The new Prime Minister Liz Truss has this week appointed her friend and ally Therese Coffey as the Deputy Leader and Secretary for Health and Social Care, but how much do we really know about the fourth Health Secretary in just over a year, and what can we expect from her time in the role?
Therese Coffey (until recently the Work and Pensions secretary) is seen by many as a divisive figure, with her views on same sex marriage and abortion in opposition to many. The 50-year-old withdrew from undergraduate studies at Oxford but went on to gain a bachelor’s degree and then PhD in Chemistry from University College London. She qualified as a chartered management accountant, and had stints at a subsidiary of Mars and the BBC. She was elected as an MP in 2010 and is known as a hard worker by fellow Conservatives. Previous Culture Minister Nadine Dorries has commented in the press that “nothing ever goes wrong” in a department led by Coffey. A colleague says:
Her political views are of the free market and the hard right wing, including strong anti-abortion views.
Coffey has shown an alarming lack of compassion around the plight of working people by scrapping a £20 weekly uplift to universal credit payments introduced during the pandemic, and in her dealings with footballer and social activist, Marcus Rashford where she was involved in a Twitter spat rejecting one of his claims about poverty.
As well as funding and staffing, the NHS requires stability and direction and needs someone in charge who has deep understanding of the real issues instead of seeking ill-considered ‘reforms’ in the hope that this will somehow or other release vast swathes of cash and solve all our problems. Such qualities were not exhibited by Hancock, Javid or Baker and it is not difficult to imagine that Coffey will simply offer more of the same. Indeed, PM Liz Truss and many of her close cabinet colleagues are known to be advocates for shady right wing thinktanks including the Institute of Economic Affairs who make no secret of their contempt for the NHS as a publicly funded health service.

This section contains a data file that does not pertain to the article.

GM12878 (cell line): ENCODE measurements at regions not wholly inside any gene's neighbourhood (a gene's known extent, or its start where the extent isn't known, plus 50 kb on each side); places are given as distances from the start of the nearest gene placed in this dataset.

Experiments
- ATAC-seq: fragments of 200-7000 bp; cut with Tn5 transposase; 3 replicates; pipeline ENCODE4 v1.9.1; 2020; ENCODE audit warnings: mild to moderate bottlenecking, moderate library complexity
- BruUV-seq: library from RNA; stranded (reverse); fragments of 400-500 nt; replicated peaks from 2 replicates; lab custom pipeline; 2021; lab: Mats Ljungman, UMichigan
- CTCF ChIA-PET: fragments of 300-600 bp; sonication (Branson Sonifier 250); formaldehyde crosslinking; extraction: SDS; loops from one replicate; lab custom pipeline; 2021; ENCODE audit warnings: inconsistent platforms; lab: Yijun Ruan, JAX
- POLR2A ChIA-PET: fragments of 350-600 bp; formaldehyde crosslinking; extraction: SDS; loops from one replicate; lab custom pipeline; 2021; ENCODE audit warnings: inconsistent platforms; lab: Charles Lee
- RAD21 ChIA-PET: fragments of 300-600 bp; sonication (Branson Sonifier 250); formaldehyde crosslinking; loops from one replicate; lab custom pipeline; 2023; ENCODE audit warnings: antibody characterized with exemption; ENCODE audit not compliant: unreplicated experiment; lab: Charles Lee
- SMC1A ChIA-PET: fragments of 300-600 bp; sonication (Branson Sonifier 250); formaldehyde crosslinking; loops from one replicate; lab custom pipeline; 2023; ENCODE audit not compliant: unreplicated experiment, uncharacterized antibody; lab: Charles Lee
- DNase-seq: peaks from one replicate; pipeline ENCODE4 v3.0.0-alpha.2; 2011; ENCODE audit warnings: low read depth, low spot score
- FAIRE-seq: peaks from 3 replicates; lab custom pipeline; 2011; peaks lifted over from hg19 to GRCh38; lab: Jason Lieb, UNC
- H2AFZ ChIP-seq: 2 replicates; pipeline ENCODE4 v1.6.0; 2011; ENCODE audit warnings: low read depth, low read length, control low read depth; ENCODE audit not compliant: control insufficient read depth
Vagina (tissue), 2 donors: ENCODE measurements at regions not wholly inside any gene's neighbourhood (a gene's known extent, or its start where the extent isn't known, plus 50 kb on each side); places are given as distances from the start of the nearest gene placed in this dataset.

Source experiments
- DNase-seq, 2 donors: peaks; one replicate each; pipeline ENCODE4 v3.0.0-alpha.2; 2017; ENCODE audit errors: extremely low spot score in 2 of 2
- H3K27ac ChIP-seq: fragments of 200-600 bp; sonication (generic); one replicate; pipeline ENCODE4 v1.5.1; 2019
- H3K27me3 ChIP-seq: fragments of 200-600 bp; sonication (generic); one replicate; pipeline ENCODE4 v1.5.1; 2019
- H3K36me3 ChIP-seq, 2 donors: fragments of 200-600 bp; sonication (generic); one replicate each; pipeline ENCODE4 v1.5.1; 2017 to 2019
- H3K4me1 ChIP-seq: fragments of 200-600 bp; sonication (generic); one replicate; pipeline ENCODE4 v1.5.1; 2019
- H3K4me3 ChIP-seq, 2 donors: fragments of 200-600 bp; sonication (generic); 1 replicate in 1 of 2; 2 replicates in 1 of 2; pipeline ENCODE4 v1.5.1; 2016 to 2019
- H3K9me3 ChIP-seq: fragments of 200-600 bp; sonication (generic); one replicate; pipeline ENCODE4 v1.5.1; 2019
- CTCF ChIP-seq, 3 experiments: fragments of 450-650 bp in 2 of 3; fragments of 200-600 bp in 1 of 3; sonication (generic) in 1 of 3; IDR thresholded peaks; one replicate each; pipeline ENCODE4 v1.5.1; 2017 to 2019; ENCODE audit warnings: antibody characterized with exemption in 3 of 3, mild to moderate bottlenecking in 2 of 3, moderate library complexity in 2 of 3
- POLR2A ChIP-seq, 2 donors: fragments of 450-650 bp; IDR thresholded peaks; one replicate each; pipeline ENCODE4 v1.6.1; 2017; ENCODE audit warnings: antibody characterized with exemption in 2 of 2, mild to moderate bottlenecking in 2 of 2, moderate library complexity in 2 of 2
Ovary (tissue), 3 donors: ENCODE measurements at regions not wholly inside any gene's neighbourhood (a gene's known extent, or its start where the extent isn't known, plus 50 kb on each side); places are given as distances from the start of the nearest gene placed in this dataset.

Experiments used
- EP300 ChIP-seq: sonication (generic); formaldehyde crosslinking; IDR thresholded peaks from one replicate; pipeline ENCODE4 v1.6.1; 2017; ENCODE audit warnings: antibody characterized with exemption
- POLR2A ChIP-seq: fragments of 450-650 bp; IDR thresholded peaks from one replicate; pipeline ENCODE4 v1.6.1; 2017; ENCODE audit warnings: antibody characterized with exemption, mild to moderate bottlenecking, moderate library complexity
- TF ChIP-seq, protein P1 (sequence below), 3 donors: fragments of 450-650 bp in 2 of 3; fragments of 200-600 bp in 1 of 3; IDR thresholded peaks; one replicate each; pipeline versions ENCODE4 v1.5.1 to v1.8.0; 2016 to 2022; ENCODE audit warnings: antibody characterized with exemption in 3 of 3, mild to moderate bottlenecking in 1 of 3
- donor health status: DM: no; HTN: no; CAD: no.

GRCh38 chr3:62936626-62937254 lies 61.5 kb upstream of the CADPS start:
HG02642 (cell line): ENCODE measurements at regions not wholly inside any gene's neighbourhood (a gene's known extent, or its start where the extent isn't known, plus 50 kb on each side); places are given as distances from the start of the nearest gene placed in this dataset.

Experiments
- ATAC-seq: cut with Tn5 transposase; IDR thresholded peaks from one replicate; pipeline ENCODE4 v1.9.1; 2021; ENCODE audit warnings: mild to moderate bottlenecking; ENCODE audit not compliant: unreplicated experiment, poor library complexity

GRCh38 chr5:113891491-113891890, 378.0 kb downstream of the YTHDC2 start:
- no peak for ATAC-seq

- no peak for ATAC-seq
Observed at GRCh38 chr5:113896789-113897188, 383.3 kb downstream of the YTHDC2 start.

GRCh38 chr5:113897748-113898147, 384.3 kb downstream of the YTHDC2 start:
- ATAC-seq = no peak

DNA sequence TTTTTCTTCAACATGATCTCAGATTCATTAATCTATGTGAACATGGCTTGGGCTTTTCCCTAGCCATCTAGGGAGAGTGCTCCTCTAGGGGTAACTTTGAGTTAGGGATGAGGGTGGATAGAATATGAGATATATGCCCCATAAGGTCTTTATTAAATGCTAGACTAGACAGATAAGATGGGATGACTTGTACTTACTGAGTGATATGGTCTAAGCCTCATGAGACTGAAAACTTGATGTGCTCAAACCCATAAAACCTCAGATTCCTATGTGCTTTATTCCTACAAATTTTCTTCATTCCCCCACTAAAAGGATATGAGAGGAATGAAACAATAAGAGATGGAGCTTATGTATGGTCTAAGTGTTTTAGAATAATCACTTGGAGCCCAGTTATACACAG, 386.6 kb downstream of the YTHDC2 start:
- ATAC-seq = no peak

As easy as ABCD?
In one of her first interviews to the media, Ms Coffey highlighted her NHS priorities as ‘ABC and D – Ambulances, Backlog, Care, Doctors and Dentists:’
I’m very conscious that we want to be promoting what we can do better for patients, so they can get their appointments, whether for a doctor or a dentist to tackle the backlogs, the ambulances and of course social care.
Immediately there were criticisms of this statement, which makes no reference to nurses (the largest section of the workforce) or indeed finances, which are crucially lacking in an underfunded NHS. She will have been tasked with managing the ambulance crisis and reducing waiting lists in time for the next election since it will be essential for the Conservative party to show the public some progress in these areas for the NHS not be a huge electoral liability. Whether this is in any way feasible remains to be seen, but Coffey’s positive reference to the new hospital building programme, which in effect remains unfunded, indicates the Treasury will continue to be a major influence on what can be done, while the government spin machine will continue in overdrive to persuade a sceptical electorate that the NHS is ‘being given more funding than ever before’.
One of the first announcements is that Ms Coffey is considering handing hundreds of millions of pounds to care homes to relieve pressure on hospitals by paying them to take patients who cannot be discharged because of lack of social care. However, there is no guarantee this huge sum would be approved, particularly when one considers the eye wateringly large sums being channelled to energy companies. Given lack of capacity and staffing in care homes (165,000 vacancies in the care sector) this in any case may simply be a move to support the current business model in difficult times, much like clinical contracts to private providers handed out during the covid pandemic.
The inability to discharge medically fit patients due to a lack of community or care home provision is indeed a very significant problem facing the NHS, which results in overflowing emergency departments and dangerous ambulance delays as paramedics are unable to hand over patients into the hospital. It is worth noting though that this ‘discharge to assess’ scheme, was something that was previously in operation during the Covid peaks,
The plan to cut NHS finances by £10 billion and give it to social care only serves though in robbing Peter to pay Paul, and shows a clear lack of understanding of the magnitude of the crisis we are facing in the health service.
A meaningful response would restore massive cuts to Local Authority budgets for social care, and improve staff pay, conditions, support and career structure to recruit and retain workers.
Coffey is also understood to be considering extending the capability of the NHS 111 service so that it can divert more patients to pharmacists as a means of reducing the strain on GP services, at a cost of around £100m.
The new Health Secretary is also expected to look into the pension tax crisis facing senior doctors which has gone unaddressed for years now and essentially means that some medics are paying to attend work, and have little option but to retire earlier than they would have liked in the midst of a staffing crisis.
As always, the devil will be in the detail, but one thing is for sure, there are no quick fixes to a problem the Conservative government has not only created, but actively ignored over the last 12 years.
Samantha Wathen, Press Officer for Keep Our NHS Public